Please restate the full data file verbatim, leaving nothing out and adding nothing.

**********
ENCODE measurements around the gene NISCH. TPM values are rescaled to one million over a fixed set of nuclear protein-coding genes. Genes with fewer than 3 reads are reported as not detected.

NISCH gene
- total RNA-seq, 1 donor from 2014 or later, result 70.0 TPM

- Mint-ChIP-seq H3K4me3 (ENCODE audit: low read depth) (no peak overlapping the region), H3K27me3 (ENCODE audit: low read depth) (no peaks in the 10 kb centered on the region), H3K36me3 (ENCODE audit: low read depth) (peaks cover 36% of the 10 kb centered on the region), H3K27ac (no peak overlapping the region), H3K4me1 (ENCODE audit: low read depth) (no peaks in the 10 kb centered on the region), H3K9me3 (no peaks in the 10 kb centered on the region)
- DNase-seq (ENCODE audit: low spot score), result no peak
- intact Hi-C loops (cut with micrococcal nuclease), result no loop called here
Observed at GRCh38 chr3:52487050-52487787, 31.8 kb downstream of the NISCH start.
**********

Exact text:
ENCODE measurements around the gene NISCH. TPM values are rescaled to one million over a fixed set of nuclear protein-coding genes. Genes with fewer than 3 reads are reported as not detected.

NISCH gene
- total RNA-seq, 1 donor from 2014 or later, result 70.0 TPM

- Mint-ChIP-seq H3K4me3 (ENCODE audit: low read depth) (no peak overlapping the region), H3K27me3 (ENCODE audit: low read depth) (no peaks in the 10 kb centered on the region), H3K36me3 (ENCODE audit: low read depth) (peaks cover 36% of the 10 kb centered on the region), H3K27ac (no peak overlapping the region), H3K4me1 (ENCODE audit: low read depth) (no peaks in the 10 kb centered on the region), H3K9me3 (no peaks in the 10 kb centered on the region)
- DNase-seq (ENCODE audit: low spot score), result no peak
- intact Hi-C loops (cut with micrococcal nuclease), result no loop called here
Observed at GRCh38 chr3:52487050-52487787, 31.8 kb downstream of the NISCH start.